Court held that the mens rea element of “knowingly converts … any thing of the United States.” must apply to knowingly taking the bomb casting, and knowing castings still belonged the the government. Thus, defendant thinking they were abandoned was not enough to prove mens rea. You can imply the intent if the offense is a common law crime that doesn’t list the mens rea.
If defendant in good faith believed that what he was doing was not a violation of the statute, even though such belief was unreasonable, as measured by the reasonable man objective standard, the defendant would be acquitted because he mistakenly believed that beams were worthless and owner wouldn’t care. This did not prove that defendant had intent to steal under the statute.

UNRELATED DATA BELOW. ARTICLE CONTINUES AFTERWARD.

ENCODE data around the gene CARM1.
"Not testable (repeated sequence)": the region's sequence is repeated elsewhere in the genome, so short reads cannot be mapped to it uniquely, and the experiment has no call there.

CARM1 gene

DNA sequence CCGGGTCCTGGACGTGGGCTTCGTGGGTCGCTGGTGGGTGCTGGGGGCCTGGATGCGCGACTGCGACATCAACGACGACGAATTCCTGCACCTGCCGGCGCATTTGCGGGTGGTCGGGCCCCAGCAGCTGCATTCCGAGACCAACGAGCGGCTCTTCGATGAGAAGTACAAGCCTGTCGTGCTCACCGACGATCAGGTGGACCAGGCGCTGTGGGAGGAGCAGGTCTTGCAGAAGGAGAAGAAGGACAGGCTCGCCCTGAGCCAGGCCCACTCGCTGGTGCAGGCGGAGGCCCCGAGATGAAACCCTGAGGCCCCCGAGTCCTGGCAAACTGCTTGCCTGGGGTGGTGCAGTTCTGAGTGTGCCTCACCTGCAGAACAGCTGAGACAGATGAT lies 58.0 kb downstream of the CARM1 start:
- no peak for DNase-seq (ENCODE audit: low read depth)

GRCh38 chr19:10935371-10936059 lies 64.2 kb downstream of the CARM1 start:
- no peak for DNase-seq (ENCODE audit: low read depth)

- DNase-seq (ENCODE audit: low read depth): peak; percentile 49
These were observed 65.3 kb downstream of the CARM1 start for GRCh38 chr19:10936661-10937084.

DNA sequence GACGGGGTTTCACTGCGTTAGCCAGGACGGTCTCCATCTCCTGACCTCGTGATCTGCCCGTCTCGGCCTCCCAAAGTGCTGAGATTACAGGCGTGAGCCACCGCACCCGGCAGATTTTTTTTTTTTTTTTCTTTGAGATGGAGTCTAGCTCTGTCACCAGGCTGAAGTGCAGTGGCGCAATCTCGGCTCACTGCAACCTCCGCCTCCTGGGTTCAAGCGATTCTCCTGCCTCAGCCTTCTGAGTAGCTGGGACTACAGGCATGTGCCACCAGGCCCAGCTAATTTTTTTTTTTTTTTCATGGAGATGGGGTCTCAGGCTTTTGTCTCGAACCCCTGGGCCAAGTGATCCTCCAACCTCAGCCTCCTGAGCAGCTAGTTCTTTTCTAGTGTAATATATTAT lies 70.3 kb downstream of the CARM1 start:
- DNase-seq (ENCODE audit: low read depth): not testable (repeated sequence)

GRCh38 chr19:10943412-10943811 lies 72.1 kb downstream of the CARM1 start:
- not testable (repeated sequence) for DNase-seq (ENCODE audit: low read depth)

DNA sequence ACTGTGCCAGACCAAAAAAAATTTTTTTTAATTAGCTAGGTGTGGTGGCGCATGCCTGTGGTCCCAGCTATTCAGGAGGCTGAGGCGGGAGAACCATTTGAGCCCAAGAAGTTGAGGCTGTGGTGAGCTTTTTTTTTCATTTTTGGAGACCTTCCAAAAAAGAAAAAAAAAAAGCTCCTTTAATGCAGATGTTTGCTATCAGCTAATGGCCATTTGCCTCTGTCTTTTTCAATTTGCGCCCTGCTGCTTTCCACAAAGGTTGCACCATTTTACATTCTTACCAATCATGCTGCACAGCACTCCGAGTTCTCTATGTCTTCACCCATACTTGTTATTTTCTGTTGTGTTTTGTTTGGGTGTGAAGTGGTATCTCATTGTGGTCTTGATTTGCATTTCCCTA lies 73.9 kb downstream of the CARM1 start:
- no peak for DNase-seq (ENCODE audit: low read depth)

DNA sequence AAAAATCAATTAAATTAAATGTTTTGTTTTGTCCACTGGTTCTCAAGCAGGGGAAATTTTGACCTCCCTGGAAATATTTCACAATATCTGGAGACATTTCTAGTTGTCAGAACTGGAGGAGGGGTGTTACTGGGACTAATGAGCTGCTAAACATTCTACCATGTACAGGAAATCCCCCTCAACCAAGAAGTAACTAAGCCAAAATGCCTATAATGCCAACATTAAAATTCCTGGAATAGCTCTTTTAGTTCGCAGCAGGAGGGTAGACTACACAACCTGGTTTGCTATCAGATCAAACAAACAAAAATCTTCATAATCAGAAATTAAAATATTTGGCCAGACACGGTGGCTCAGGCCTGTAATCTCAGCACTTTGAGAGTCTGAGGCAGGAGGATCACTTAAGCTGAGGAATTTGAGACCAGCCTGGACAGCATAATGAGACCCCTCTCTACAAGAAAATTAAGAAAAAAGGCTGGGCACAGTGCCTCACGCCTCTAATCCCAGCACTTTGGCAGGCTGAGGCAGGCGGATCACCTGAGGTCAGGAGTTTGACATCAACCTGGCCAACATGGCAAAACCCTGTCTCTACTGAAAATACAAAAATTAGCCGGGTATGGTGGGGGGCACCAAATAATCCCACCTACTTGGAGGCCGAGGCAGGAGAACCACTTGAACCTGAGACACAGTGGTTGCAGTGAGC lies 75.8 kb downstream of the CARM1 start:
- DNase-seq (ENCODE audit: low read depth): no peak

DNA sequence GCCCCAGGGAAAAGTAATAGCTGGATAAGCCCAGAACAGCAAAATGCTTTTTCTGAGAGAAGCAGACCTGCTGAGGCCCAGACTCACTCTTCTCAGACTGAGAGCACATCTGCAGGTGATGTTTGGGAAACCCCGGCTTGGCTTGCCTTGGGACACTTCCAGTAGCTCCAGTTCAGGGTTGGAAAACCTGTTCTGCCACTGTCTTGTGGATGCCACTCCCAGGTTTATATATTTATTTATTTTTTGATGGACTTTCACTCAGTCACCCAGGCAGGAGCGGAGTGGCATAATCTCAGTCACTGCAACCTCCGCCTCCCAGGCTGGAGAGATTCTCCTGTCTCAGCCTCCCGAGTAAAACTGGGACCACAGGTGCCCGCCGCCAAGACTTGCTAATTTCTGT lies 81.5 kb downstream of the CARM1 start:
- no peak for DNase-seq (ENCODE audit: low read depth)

While the mastermind of the plot did have the requisite mens rea required (intent to deprive property) the defendant was simply the instrumentality to commit the crime and thus because he did not have intent to deprive, he did not have the requisite mens rea.
Under the Moral Wrong Doctrine, Even if an actor’s mistake of act is reasonable his intentional commission of the immoral act serves as blameworthiness for conviction. Thus, the although P reasonably believed female was 18, his immoral conduct assumed the risk that unbeknownst to him, the attendant circumstances were not as he believed them to be.
Ignorance of the law is no excuse so it will not stand that because defendant was not aware that statute did not apply to federal corrections officers he should not be convicted. Otherwise it would encourage infinite number of mistake of law defense.
Due Process requires that the defendant have notice of the statute. Notice is required in situations where a penalty or forfeiture might be suffered for mere failure to act e.g. (1) crime of omission, (2) status crime and (3) malum prohibitum crime